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Think You’re Ready For Entrepreneurship? Ask Yourself These 3 Questions First

What is your ‘why’ for going into business?

entrepreneurship questions
Photo by BBH Singapore on Unsplash

There’s a side to entrepreneurship that many see, and that is the Instagram side. This is a space dedicated to showing off the curated side of being a business owner. Being your own boss, to the untrained eye, looks like a lot of fun when all you see are photos of manicured fingernails touching laptops, coffee cups, and the occasional stylish lounge waiting room for a pitch meeting. Who wouldn’t want to pursue becoming a business owner if this is what it looks like?

The reality, of course, is that real entrepreneurship looks nothing like an Instagram feed. You’re working towards your dream, but there are lots of challenges to face and tons of hats to wear to reach it. Did I also mention that it’s a lot of hard work to be an entrepreneur? That maintaining that momentum is an all day, every day grind in order for your business to survive and thrive? It’s more spilled coffee cups and overscheduled agendas than perfectly heart-able posts.

Now that you have a glimpse of what the non-Instagram side of entrepreneurship looks like, and know you still want to pursue it, it’s time to ask yourself a few big questions. Don’t make the leap before you have thought carefully about what this leap forward will mean for you in the long run.

1. Do you have a viable business idea?

Think about the idea that has you motivated to become an entrepreneur. Maybe it’s a product you would like to launch to help make lives easier. Or perhaps it’s a service that you have years of experience to offer to customers. Whatever the idea is, it’s key for you to examine it from every objective angle.

Start asking yourself idea-specific questions. What makes your business idea unique from the competition, and what is its unique selling proposition? Is there a demand for this type of product or service within my desired target audience? What makes you qualified to run this type of business and provide these types of offerings? Once you’ve answered these questions thoroughly, draft a business plan to further outline the idea’s details.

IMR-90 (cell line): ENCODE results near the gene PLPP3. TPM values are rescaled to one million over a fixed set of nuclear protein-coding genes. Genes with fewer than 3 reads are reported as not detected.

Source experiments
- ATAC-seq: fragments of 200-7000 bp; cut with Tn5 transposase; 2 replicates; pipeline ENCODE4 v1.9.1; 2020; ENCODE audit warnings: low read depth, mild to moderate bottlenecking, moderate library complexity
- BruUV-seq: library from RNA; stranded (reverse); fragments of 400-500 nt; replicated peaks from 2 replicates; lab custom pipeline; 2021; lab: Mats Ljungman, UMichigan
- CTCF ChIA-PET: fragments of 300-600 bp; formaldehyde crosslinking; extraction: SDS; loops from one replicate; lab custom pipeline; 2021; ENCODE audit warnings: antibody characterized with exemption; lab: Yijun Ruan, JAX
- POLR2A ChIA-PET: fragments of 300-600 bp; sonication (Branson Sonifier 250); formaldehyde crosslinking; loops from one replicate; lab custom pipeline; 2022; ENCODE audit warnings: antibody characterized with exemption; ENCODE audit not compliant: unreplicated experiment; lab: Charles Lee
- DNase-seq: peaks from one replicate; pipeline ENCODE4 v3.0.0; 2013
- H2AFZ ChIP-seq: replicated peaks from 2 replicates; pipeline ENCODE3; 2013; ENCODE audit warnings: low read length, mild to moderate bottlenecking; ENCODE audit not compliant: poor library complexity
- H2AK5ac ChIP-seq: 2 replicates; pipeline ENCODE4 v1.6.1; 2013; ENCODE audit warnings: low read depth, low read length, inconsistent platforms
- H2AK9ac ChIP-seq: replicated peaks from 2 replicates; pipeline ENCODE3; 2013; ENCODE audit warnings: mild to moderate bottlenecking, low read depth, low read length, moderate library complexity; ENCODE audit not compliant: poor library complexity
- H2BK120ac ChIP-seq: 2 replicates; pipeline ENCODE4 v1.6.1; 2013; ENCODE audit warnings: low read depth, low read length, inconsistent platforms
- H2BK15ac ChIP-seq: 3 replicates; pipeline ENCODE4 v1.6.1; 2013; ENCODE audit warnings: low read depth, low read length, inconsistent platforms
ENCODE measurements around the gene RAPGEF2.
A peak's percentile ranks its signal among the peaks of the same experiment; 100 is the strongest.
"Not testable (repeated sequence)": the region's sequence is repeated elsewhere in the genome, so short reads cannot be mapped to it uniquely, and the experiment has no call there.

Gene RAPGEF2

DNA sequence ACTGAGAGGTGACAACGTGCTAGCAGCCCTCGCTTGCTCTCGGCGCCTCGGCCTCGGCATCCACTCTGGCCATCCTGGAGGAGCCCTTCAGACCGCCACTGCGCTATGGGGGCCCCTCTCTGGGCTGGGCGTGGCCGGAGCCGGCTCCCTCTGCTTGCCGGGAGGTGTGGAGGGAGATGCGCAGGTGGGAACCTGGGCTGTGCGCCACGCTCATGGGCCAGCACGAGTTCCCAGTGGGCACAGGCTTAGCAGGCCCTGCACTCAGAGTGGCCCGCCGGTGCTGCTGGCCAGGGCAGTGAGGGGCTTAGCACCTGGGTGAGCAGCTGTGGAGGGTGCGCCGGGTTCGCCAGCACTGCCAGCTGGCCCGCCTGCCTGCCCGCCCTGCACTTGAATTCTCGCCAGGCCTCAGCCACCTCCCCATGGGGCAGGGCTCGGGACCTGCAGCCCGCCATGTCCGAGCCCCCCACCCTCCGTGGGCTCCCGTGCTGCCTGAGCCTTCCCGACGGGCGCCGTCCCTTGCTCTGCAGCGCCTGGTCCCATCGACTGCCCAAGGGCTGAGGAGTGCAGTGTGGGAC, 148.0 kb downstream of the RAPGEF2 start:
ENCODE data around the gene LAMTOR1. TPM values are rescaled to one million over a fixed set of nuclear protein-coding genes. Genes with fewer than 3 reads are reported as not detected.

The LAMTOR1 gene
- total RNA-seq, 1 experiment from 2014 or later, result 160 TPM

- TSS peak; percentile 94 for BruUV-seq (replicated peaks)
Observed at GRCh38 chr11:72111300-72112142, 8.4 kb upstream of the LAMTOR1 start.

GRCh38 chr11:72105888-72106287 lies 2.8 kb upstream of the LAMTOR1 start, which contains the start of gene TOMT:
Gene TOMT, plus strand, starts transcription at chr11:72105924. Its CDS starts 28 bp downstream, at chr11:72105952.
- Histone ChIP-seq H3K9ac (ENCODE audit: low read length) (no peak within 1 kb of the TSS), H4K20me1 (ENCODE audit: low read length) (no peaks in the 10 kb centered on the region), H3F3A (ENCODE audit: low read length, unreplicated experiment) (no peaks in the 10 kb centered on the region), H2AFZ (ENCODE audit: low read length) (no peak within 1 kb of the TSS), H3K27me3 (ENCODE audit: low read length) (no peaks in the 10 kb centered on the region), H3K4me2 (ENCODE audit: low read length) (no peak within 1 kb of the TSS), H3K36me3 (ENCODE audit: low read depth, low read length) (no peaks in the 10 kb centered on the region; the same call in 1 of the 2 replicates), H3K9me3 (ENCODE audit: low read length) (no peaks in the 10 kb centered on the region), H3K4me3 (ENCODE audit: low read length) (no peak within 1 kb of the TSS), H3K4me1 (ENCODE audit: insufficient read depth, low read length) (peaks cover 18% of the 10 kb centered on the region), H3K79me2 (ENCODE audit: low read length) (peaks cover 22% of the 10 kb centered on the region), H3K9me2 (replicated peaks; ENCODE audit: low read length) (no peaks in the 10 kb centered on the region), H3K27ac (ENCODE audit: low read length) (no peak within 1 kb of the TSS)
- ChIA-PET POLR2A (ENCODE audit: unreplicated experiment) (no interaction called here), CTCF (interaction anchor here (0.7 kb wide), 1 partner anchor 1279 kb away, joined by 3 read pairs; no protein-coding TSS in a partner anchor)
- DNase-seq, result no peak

2. Can you handle spending all your time working on the business?

No matter what kind of products or services your startup offers, the first few months to a year (and perhaps even a couple of years) will require a major amount of time and energy on your part. You will likely be calling all of the shots with the company, and wearing as many hats as possible to ensure that the business succeeds.

There are, of course, options available to outsource some of this workload to skilled professionals. This allows you to concentrate on other aspects of the company. However, no matter what you delegate, you will still need to be responsible for many other aspects of the business to ensure that all goes smoothly. You’ll need to understand how to properly manage your time in order to meet all deadlines and goals in place for the company.

3. What is your motivator?

The State of Female Entrepreneurship, a new study from Visa, researched the current pulse of female small business owners in the United States. According to the study, more than 163 million women worldwide have started a business since 2014.

Is there a clear-cut motivator for the uptick in female-led businesses within the last five years? As it turns out, the answers vary for everyone. 48% cite that they want to pursue their passions, with 43% seeking financial independence and 41% aspiring towards more flexibility. Other motivators included making more money, a better work/family balance, and the ability to create one’s own environment.

Ask yourself what motivates you to become an entrepreneur before you begin planning to pursue it full-time. What is your ‘why’ for going into business? What kinds of short and long-term goals do you hope to set and achieve?

Regardless what that motivation may be, one of the most fascinating statistics from the report was that 79% of U.S. female entrepreneurs feel more empowered today than they were five years ago. Extremely fitting, if you sync it up against the number of women that have become small business owners since 2014!

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